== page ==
Tweetable Takeaway: Dolarhyde and Reba continue to steal “Hannibal” from Hannibal.
Airtime: Saturday at 10ET on NBC
By: Dana Leigh Brand, Contributor
I like that Hannibal is all the way to the actual Red Dragon storyline, and I love the way they’re doing it, but you know what—it definitely feels like a coda. It’s such a meaty, fully fleshed-out plot that it’s just the perfect stopping place should the story ever need to stop. So, here’s hoping they wrap it up well and don’t do any stupid cliffhanger crap.
Richard Armitage and Rutina Wesley continue to be my new favorite part of these episodes. They’re fresh without having to try too hard. Armitage and Wesley play Dolarhyde and Reba so down-to-earth without any over-exaggeration for dramatic effect. The “monster” and the pretty lady who “tames” him is such an easy thing to turn into bullshit cliché, but as far as I’m concerned, they’ve kept it both believable and sympathetic. Another thing that they’ve made perfectly creepy is Dolarhyde’s split personality between himself and the Red Dragon. Beating the crap out of oneself is way too easy to turn all Fight Club nowadays, but that scene had both pathos and repulsiveness. Getting close to Dolarhyde, who’s legit messed up as opposed to Hannibal’s manipulative weirdness, is a different kind of sympathetic than this show is used to. I like it because, again, it feels like closure. But it’s also a considerable break from the show’s usual style. On a related but irrelevant note: I know I keep mentioning the thing about Dolarhyde picking his victims through their film home movies, but I’m still waiting to see if that will ever become an issue or if it’s just a vestigial remnant from the original story that they couldn’t manage to get rid of.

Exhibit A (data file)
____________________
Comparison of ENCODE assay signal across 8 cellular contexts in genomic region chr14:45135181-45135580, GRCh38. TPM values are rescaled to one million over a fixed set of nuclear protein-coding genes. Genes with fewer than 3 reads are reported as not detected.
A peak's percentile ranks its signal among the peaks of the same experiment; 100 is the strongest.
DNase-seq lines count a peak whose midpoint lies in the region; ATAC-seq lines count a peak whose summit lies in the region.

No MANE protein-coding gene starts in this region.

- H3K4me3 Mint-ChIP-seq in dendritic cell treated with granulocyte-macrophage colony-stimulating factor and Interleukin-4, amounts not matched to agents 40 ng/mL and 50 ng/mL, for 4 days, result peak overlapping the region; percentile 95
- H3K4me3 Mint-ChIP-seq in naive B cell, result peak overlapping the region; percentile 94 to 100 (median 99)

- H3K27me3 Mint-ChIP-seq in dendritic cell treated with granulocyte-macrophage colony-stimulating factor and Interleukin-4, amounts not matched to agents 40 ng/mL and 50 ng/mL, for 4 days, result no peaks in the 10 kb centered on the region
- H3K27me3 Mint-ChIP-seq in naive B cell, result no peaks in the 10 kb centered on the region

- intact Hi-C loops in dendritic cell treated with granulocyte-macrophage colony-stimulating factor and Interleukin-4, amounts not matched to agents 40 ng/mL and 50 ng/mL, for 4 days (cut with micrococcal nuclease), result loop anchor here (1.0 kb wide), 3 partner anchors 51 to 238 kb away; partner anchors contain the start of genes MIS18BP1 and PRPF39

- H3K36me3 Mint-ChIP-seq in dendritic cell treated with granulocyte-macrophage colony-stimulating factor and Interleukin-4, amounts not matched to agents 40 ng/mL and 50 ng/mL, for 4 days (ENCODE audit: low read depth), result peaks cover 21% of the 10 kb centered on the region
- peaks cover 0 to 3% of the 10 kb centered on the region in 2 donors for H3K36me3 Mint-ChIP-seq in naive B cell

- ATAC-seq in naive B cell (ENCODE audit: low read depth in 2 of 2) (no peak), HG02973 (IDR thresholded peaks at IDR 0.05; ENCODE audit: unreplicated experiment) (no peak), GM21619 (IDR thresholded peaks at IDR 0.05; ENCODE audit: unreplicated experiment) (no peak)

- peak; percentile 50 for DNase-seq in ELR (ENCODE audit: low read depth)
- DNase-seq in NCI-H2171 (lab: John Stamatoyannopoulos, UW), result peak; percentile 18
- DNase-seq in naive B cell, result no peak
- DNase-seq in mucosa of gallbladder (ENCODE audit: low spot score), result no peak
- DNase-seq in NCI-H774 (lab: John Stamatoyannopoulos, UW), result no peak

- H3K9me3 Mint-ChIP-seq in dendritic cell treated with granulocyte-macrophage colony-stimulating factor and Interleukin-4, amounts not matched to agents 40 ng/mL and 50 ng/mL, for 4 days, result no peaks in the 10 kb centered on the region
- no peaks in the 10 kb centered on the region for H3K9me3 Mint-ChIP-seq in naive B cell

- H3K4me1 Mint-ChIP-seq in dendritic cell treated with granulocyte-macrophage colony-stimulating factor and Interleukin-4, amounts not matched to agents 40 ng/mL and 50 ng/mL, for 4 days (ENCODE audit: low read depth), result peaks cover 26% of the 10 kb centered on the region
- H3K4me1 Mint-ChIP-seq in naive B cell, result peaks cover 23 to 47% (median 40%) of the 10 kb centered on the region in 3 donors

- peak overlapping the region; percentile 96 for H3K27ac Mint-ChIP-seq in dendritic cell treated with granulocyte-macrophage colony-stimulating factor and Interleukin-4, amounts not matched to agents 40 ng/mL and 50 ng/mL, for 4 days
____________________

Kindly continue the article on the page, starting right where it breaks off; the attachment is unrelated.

Now, ostensibly, Hannibal and Will are still the main focus here, but I feel like Dolarhyde and Reba are stealing the show. At any rate, Hannibal’s motivations in this particular incarnation of the story are much clearer at this point, simply because we saw all the lead-up to Hannibal and Will’s relationship. It was fun to watch this series tease everything possible out of the tiniest allusions in the novels. But that also makes Hannibal siccing a serial killer on Will’s new-found family extra-sinister and manipulative. In all the other adaptations and incarnations, it always seemed like Hannibal was just crazy and/or resentful. In this episode it reads as a desperate ploy to win back Will’s complete devotion, or at least retaliation for leaving him in the first place. I love these kinds of messed up, super-intense, undefinable relationships in fiction, so these two are always fun to play with. As it should be: it’s these two verbally sparring and psychologically destroying each other that I’ll miss the most.
We’ve only got two episodes of this glorious little art experiment left. There’s plenty of high-action and tension to pack into those two episodes, and I’m sure a whole lot of blood. But since, again, what’s left is essentially the climax of the story, I anticipate they’ll start putting new twists on the old tale just so things aren’t 100% predictable. And, as ever, I’m excited to see how they play with it.
Dana Leigh Brand is a digitization archivist by day and a masked pop culture avenger by night. She spreads the gospel of science fiction and fantasy wherever she goes.